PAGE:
In recent years, the medical field has been working to combat cervical cancer with the HPV vaccine. However, a recent study has found that the HPV subtypes that most often affect African American women are not combated by the vaccine.
Duke University School of Medicine researchers studied the HPV subtypes present in 572 women (280 black, 292 white) who participated in the Cervical Intraepithelial Neoplasia Cohort Study, all of whom had abnormal Pap smears.
They specifically examined the subtypes present in the women’s cervical intraepithelial neoplasias or CIN. These are abnormalities that are considered precursors to cervical cancer. The purpose was to see what differences occur in early CIN (CIN1) and more advanced CIN (CIN2 and CIN3).
They found that the most common strains within all CIN levels were different amongst white and black women. According to the Huffington Post:
Right now, the currently available HPV vaccine targets HPV subtypes 16 and 18, which are the subtypes that most commonly cause cervical cancer. But “we found a much lower prevalence of HPV 16 and 18 in advanced CIN [CIN2 and 3] from African-American women. Rather, their CIN2 and 3 frequently harbored HPV 31, 35, 45, 56, 58, 66, and 68, all of which are linked to cervical cancer,” study researcher Cathrine Hoyo, Ph.D., M.P.H., associate professor in the Obstetrics and Gynecology Department at Duke, said in a statement.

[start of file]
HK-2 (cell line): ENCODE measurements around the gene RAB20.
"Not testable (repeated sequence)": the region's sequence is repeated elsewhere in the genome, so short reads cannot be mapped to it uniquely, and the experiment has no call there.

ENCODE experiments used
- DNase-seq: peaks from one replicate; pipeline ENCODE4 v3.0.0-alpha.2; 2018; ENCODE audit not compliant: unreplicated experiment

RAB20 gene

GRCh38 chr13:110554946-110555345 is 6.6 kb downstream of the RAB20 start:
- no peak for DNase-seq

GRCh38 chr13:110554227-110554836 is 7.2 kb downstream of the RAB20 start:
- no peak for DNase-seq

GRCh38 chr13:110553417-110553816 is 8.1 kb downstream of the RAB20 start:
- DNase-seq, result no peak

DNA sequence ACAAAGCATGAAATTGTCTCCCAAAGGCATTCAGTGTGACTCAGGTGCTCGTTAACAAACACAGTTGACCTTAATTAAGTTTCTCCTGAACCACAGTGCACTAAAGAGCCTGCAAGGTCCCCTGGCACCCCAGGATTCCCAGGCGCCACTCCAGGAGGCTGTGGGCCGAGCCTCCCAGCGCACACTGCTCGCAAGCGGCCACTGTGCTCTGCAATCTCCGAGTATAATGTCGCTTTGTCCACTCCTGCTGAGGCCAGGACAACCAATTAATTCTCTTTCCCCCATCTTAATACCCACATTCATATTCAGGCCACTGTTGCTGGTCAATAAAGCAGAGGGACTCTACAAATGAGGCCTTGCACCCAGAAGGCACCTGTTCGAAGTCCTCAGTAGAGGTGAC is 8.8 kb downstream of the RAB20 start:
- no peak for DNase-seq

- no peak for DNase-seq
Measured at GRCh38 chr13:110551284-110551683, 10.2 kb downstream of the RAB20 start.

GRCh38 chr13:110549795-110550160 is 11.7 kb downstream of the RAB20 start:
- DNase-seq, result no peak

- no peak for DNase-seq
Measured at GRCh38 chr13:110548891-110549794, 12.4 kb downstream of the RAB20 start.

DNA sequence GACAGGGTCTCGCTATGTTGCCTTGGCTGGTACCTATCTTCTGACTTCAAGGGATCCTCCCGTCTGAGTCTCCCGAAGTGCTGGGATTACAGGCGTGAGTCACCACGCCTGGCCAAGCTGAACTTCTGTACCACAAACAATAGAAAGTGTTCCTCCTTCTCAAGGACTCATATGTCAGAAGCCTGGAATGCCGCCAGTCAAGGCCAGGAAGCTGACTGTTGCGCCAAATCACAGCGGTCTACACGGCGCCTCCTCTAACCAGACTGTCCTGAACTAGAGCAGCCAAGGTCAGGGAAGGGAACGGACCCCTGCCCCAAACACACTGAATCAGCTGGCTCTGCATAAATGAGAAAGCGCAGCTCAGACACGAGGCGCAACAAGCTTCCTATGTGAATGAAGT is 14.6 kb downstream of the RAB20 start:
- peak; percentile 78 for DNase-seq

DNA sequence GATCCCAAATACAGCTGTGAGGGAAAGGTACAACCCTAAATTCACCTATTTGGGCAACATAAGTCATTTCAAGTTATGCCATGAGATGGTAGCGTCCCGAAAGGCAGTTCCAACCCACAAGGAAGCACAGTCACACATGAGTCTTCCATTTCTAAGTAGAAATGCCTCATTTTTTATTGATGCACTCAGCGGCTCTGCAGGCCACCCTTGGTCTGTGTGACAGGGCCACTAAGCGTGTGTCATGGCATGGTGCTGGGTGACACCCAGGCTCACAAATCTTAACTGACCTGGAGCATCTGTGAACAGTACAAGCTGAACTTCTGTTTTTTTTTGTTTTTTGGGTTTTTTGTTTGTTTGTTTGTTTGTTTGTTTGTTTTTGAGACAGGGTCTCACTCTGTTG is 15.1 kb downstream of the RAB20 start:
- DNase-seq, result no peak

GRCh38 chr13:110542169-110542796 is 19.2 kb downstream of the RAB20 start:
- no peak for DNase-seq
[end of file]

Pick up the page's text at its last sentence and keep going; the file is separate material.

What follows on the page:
However, Hoyo also noted that a vaccine that targets seven other cancer-linked subtypes is in phase3 clinical trials–though she didn’t mention if those subtypes include the ones that commonly plague African American women.